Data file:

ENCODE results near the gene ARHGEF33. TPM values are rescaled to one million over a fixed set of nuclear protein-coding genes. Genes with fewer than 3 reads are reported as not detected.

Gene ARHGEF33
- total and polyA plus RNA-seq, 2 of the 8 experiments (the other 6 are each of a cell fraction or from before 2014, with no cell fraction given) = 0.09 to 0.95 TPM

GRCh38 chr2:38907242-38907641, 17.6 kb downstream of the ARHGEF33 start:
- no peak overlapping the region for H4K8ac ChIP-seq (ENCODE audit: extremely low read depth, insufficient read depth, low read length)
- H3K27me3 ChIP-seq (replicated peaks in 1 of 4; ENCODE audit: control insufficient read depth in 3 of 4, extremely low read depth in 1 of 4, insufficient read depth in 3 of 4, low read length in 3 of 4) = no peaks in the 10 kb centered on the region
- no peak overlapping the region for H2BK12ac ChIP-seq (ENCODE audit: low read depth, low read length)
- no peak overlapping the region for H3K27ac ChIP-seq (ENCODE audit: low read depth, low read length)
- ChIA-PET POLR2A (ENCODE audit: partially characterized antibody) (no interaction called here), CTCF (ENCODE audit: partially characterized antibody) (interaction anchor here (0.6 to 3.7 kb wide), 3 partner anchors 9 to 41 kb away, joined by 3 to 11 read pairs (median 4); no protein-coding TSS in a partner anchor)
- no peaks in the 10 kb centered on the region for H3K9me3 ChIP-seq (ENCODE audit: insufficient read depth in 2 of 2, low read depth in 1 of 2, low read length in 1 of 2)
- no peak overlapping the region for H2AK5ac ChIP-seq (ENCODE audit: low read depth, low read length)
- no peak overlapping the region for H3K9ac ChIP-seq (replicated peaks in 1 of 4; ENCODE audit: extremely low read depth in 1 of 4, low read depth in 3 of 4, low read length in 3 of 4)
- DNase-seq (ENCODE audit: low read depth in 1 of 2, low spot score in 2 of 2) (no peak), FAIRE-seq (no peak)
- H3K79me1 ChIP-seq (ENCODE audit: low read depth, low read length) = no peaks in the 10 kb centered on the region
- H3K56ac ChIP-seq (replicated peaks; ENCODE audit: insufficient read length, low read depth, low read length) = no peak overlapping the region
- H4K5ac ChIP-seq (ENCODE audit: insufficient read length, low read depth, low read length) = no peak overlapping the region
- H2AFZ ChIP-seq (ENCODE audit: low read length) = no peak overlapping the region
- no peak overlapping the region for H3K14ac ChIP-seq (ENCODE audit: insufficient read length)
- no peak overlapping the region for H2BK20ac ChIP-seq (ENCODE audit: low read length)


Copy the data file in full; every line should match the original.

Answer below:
ENCODE results near the gene ARHGEF33. TPM values are rescaled to one million over a fixed set of nuclear protein-coding genes. Genes with fewer than 3 reads are reported as not detected.

Gene ARHGEF33
- total and polyA plus RNA-seq, 2 of the 8 experiments (the other 6 are each of a cell fraction or from before 2014, with no cell fraction given) = 0.09 to 0.95 TPM

GRCh38 chr2:38907242-38907641, 17.6 kb downstream of the ARHGEF33 start:
- no peak overlapping the region for H4K8ac ChIP-seq (ENCODE audit: extremely low read depth, insufficient read depth, low read length)
- H3K27me3 ChIP-seq (replicated peaks in 1 of 4; ENCODE audit: control insufficient read depth in 3 of 4, extremely low read depth in 1 of 4, insufficient read depth in 3 of 4, low read length in 3 of 4) = no peaks in the 10 kb centered on the region
- no peak overlapping the region for H2BK12ac ChIP-seq (ENCODE audit: low read depth, low read length)
- no peak overlapping the region for H3K27ac ChIP-seq (ENCODE audit: low read depth, low read length)
- ChIA-PET POLR2A (ENCODE audit: partially characterized antibody) (no interaction called here), CTCF (ENCODE audit: partially characterized antibody) (interaction anchor here (0.6 to 3.7 kb wide), 3 partner anchors 9 to 41 kb away, joined by 3 to 11 read pairs (median 4); no protein-coding TSS in a partner anchor)
- no peaks in the 10 kb centered on the region for H3K9me3 ChIP-seq (ENCODE audit: insufficient read depth in 2 of 2, low read depth in 1 of 2, low read length in 1 of 2)
- no peak overlapping the region for H2AK5ac ChIP-seq (ENCODE audit: low read depth, low read length)
- no peak overlapping the region for H3K9ac ChIP-seq (replicated peaks in 1 of 4; ENCODE audit: extremely low read depth in 1 of 4, low read depth in 3 of 4, low read length in 3 of 4)
- DNase-seq (ENCODE audit: low read depth in 1 of 2, low spot score in 2 of 2) (no peak), FAIRE-seq (no peak)
- H3K79me1 ChIP-seq (ENCODE audit: low read depth, low read length) = no peaks in the 10 kb centered on the region
- H3K56ac ChIP-seq (replicated peaks; ENCODE audit: insufficient read length, low read depth, low read length) = no peak overlapping the region
- H4K5ac ChIP-seq (ENCODE audit: insufficient read length, low read depth, low read length) = no peak overlapping the region
- H2AFZ ChIP-seq (ENCODE audit: low read length) = no peak overlapping the region
- no peak overlapping the region for H3K14ac ChIP-seq (ENCODE audit: insufficient read length)
- no peak overlapping the region for H2BK20ac ChIP-seq (ENCODE audit: low read length)